Monday, May 25, 2009

Cornell 2: The Gorges

The Cornell University campus is set atop the hill above Ithaca, and Cayuga Lake. It stands on the brow of the mountain, overlooking the Finger Lakes to the west, and their deep gorges and rolling hills.

Eevery hill in the Finger Lakes region, overlooking the Lakes themselves, is deeply grooved with gorges cut through the stacked shales and sandstones by rivers. This region was scoured by the glaciers, which cut the grooves of the Lakes themselves. After the glaciers retreated, streams of water began cascading off the edges of the hills above the newly-formed lakes, eventually digging deep gorges into the cliffs and brows. That's one reason the Finger Lakes region is so rich with waterfalls. They're everywhere, on private as well as public lands. Everywhere there are streams flowing into the Lakes, they have waterfalls. It's a waterland paradise.

Since Cornell is set high on a hill above Cayuga Lake, it's no surprise that there should be two very deep gorges that pass right through campus. These are part of Cornell's scenic appeal, and serve as de facto swimming and sunbathing areas for students and citydwellers alike.

When I was at Cornell, I was in student housing to the north of the central campus, and had to cross this suspension foot bridge almost every day. This large, deep gorge just north of the central campus area separates much of the student housing from the main campus.

There's another gorge further north that runs between some of the athletic campus and student housing. And there's a third gorge that runs between the main quadrangle and the shopping district just south of campus, where most of the student-frequented little cafés and shops are located. It's a warren of small shops typical of every town that hosts a major university: funky, free-thinking, creative, occasionally a bit unkempt. There's also a performing arts center on the edge of this third gorge, where I attended a couple of modern dance recitals while at Cornell.

The largest gorge, though, was where I spent a lot of time in the water.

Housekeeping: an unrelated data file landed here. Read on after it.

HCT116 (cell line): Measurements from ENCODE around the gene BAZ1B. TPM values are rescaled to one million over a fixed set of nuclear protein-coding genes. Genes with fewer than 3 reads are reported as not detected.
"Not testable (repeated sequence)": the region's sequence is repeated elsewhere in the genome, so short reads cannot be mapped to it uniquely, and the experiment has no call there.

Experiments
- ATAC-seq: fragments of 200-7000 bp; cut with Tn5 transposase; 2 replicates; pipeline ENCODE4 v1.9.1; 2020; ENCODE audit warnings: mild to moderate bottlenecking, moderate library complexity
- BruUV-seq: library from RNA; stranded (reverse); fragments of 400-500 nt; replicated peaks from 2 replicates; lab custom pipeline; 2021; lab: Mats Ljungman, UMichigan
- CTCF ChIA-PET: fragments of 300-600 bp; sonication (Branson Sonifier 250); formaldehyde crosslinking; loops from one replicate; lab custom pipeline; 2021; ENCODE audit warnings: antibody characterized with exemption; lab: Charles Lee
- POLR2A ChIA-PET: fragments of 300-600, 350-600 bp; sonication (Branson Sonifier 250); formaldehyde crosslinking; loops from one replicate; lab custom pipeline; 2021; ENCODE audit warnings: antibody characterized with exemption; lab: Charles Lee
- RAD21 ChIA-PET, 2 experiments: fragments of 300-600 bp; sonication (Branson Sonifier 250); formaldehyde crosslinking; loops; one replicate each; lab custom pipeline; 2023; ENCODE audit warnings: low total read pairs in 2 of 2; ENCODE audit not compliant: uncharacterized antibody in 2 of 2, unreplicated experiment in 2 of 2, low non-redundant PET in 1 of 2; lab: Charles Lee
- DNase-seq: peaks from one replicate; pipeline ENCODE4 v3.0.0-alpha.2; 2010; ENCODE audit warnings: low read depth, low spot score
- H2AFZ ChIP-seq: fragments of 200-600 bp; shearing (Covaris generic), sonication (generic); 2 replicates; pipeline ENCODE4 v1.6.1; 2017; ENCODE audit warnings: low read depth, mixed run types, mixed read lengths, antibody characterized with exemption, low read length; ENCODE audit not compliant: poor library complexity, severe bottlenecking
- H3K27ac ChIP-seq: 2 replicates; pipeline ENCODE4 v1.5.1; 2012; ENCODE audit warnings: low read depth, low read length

The view west towards the Cayuga Valley from the middle of the bridge. From here, you can see where the water reaches a lip of stone, and falls, before jagging to the right, and down the hill. Right there, where the river track jags, there's a small falls, about a ten foot drop, where we used to walk down the trail, and get right under the falls. There's a small cave carved by the water, little more than an overhang, that you can wedge yourself into, to watch the water come down from behind. This was our favorite swimming place. There's a bit of a pool there, which you can swim across, and sun on the rocks. It's more hidden from sight, more private. My friends and I used to come down here several times a week, walking down the trail from the bridge on the campus side, and spend hours in the water, or lounging in the sun, talking about the things college students talk about, hanging out, having fun.

This is from the jut of ridge above our favorite waterfall, looking upstream towards the foot bridge. I'm hanging out over 100 or so feet of air to grab this photograph.

This afternoon it was warm and sunny after a night of heavy rain. The rivers and waterfalls are powerful. You have to wade carefully across to get to this sunny ledge, when the water's this fierce. After dark, students would still sometimes come down here, or stay down here from the afternoon, to hang out talking into the night. I was once told that after dark, the swimming places became clothing-optional, mostly because no one could see down into the unlit gorges.

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